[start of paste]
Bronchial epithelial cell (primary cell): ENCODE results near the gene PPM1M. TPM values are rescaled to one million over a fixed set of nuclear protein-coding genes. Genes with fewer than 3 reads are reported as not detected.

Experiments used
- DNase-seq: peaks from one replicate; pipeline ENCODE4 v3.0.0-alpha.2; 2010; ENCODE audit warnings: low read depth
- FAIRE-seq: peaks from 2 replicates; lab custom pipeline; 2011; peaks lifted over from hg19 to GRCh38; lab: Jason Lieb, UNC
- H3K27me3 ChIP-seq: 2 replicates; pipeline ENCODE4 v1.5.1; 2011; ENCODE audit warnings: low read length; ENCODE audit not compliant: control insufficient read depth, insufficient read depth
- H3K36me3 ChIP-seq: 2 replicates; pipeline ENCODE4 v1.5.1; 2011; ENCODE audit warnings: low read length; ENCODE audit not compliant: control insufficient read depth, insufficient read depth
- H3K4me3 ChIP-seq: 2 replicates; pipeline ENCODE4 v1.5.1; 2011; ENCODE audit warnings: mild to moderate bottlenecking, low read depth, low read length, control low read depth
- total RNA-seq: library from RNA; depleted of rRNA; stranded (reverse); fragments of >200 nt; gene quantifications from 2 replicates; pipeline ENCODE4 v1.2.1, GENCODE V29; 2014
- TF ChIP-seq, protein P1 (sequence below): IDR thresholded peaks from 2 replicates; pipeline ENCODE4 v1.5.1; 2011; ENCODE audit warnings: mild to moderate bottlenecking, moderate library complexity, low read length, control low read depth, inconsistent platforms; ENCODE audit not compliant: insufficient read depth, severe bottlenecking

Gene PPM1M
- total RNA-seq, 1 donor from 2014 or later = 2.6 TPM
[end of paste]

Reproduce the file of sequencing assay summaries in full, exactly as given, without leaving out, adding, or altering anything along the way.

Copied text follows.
Bronchial epithelial cell (primary cell): ENCODE results near the gene PPM1M. TPM values are rescaled to one million over a fixed set of nuclear protein-coding genes. Genes with fewer than 3 reads are reported as not detected.

Experiments used
- DNase-seq: peaks from one replicate; pipeline ENCODE4 v3.0.0-alpha.2; 2010; ENCODE audit warnings: low read depth
- FAIRE-seq: peaks from 2 replicates; lab custom pipeline; 2011; peaks lifted over from hg19 to GRCh38; lab: Jason Lieb, UNC
- H3K27me3 ChIP-seq: 2 replicates; pipeline ENCODE4 v1.5.1; 2011; ENCODE audit warnings: low read length; ENCODE audit not compliant: control insufficient read depth, insufficient read depth
- H3K36me3 ChIP-seq: 2 replicates; pipeline ENCODE4 v1.5.1; 2011; ENCODE audit warnings: low read length; ENCODE audit not compliant: control insufficient read depth, insufficient read depth
- H3K4me3 ChIP-seq: 2 replicates; pipeline ENCODE4 v1.5.1; 2011; ENCODE audit warnings: mild to moderate bottlenecking, low read depth, low read length, control low read depth
- total RNA-seq: library from RNA; depleted of rRNA; stranded (reverse); fragments of >200 nt; gene quantifications from 2 replicates; pipeline ENCODE4 v1.2.1, GENCODE V29; 2014
- TF ChIP-seq, protein P1 (sequence below): IDR thresholded peaks from 2 replicates; pipeline ENCODE4 v1.5.1; 2011; ENCODE audit warnings: mild to moderate bottlenecking, moderate library complexity, low read length, control low read depth, inconsistent platforms; ENCODE audit not compliant: insufficient read depth, severe bottlenecking

Gene PPM1M
- total RNA-seq, 1 donor from 2014 or later = 2.6 TPM